Dear Dr. Don,
I have $85,000 in a money market account paying a money market rate of 2.62 percent. Should I take a portion, about $40,000, and put it in a CD for five years paying 5 percent while leaving $45,000 in the money market account?
— Mary Mingle
There are a lot of unanswered questions that spring from your question. How much of your wealth does this represent? Are you retired? What role do you want this money to play in financing your life goals?
Typically, investors deciding between a money market account and CDs have safety of principal as their chief investment goal. However, remember that inflation can erode the purchasing power of that principal. That is usually the biggest risk in investing in money market accounts, since an FDIC-insured money market account eliminates the risk of not getting your principal back.
A money market account provides liquidity that the CD (with its early withdrawal penalty) doesn’t. However, in some cases, you may come out ahead with the CD, even if you have to pay a penalty for early withdrawal. Check your bank’s CD rates and penalty provisions to find out if this is the case. If so, you could allocate more money to CDs than your proposed split.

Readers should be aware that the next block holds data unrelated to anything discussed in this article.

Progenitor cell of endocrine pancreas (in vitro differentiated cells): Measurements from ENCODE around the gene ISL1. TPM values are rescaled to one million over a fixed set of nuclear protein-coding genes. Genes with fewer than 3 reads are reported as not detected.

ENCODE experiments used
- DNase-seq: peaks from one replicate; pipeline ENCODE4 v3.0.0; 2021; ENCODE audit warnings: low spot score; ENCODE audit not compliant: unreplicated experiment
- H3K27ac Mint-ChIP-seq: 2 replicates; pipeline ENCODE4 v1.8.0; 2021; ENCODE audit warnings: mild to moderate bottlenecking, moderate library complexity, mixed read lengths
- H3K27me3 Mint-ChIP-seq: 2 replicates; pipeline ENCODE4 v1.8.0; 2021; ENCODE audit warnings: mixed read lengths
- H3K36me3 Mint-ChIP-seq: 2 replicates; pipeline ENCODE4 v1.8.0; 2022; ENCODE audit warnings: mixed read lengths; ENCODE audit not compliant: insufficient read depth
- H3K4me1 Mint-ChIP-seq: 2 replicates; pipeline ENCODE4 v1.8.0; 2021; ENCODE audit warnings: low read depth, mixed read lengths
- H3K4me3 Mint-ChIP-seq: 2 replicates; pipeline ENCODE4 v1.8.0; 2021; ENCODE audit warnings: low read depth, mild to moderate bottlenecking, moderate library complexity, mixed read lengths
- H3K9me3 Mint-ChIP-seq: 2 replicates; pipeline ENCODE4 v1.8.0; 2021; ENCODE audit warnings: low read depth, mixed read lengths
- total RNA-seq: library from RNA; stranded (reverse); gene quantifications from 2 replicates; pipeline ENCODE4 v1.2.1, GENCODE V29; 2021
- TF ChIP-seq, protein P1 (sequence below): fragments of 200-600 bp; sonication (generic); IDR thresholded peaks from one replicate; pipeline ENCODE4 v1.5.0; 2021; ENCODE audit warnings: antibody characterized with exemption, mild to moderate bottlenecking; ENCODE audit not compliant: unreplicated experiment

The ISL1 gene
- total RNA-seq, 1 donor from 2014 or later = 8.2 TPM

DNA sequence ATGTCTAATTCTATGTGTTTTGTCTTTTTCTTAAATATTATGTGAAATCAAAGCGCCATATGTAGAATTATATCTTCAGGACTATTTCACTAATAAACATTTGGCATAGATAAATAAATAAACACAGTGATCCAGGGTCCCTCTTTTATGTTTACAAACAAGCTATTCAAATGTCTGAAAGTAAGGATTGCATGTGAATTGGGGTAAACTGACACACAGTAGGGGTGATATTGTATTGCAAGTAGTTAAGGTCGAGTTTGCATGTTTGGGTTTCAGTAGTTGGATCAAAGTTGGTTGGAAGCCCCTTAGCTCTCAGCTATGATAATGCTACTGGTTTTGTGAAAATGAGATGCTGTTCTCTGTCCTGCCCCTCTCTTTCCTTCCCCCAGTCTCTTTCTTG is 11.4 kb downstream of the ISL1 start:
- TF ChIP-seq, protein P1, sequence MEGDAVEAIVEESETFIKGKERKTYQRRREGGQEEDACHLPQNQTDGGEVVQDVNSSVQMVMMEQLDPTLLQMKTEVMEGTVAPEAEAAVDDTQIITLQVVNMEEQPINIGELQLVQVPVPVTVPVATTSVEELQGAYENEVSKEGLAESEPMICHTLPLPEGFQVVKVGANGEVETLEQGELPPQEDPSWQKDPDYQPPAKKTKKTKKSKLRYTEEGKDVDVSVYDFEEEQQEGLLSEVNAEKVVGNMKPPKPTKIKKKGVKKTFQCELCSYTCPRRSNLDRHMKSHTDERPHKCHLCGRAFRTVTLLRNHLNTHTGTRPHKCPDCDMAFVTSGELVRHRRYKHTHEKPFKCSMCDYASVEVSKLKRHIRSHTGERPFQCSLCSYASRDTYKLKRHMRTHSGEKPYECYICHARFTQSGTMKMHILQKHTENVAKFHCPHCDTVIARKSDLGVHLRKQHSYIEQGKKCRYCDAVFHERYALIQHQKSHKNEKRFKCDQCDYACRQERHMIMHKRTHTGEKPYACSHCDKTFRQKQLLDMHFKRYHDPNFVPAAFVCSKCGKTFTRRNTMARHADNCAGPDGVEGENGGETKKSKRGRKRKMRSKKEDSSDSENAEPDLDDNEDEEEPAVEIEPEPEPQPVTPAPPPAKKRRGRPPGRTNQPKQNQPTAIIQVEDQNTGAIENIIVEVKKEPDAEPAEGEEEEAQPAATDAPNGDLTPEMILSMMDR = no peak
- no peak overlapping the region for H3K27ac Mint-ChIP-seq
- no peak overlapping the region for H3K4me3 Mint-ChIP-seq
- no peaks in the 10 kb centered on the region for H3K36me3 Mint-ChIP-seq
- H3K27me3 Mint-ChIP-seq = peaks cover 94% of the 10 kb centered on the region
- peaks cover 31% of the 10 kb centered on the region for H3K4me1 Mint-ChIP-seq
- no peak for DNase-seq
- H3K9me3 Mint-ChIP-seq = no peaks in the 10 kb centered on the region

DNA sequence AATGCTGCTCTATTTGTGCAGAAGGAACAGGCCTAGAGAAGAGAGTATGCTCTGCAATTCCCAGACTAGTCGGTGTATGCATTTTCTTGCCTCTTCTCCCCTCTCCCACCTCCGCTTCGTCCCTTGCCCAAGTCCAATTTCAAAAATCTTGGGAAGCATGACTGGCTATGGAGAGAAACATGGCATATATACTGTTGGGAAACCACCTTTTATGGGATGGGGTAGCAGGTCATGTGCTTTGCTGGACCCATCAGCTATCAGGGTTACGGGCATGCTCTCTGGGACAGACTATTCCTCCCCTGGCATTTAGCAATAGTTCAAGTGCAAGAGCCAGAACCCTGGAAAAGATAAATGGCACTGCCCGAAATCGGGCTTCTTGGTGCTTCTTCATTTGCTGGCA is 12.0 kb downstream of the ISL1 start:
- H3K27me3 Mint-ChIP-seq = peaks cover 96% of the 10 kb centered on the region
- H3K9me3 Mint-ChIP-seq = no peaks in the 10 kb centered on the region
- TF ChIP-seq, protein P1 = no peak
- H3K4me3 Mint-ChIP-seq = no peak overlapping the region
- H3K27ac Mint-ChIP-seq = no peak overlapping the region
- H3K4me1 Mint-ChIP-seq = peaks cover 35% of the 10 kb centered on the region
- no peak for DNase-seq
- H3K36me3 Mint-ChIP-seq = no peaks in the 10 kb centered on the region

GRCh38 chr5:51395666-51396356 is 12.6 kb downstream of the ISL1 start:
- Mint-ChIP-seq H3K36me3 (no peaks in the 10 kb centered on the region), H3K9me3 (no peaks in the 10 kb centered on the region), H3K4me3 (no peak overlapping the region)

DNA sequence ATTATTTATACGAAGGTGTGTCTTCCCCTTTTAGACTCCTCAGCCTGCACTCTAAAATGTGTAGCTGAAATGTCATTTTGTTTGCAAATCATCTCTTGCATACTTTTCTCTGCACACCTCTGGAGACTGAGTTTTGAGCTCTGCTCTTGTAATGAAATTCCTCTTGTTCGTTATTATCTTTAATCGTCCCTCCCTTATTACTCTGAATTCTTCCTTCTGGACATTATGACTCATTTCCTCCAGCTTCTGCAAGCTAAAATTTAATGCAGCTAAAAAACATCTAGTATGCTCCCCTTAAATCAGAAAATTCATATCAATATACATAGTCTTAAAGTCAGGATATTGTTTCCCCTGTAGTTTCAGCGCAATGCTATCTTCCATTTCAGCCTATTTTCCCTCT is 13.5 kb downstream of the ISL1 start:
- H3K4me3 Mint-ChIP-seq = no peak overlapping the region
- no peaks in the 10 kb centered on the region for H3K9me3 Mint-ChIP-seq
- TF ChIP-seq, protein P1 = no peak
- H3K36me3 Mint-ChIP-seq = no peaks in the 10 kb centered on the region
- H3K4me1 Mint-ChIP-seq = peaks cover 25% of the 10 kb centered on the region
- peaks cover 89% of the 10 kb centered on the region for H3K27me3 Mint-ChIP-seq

Although the survey data is about 2 years old, the Bankrate feature “CD early withdrawal penalties survey” provides a nice framework for you to see the tradeoffs between the liquidity of a money market account and the higher yield of a CD.
Investing more money in CDs doesn’t make sense if you plan to keep the $45,000 in the money market account to meet short-term spending needs over the near term. In that case, your plan of splitting the $85,000 between liquidity and savings is sound.
Of course, you’ll want to shop rates for both types of accounts using Bankrate’s “Compare Interest Rates” page.
You could also build a CD ladder that spreads the longer-term money across maturities. That reduces the chance that you lock into long-term savings only to see interest rates head higher — which is known as “being long — and wrong.” The Bankrate feature
“How to ladder a CD portfolio” explains the hows and whys of CD laddering.
Finally, if you’re ready to take a big-picture view of your investments and life goals, consider working with a financial planning professional. I recommend a fee-only financial planner for people who are new to financial planning.
The National Association of Personal Financial Advisors can help you find a fee-based planner in your area. Bankrate can also help you find a Certified Financial Planner.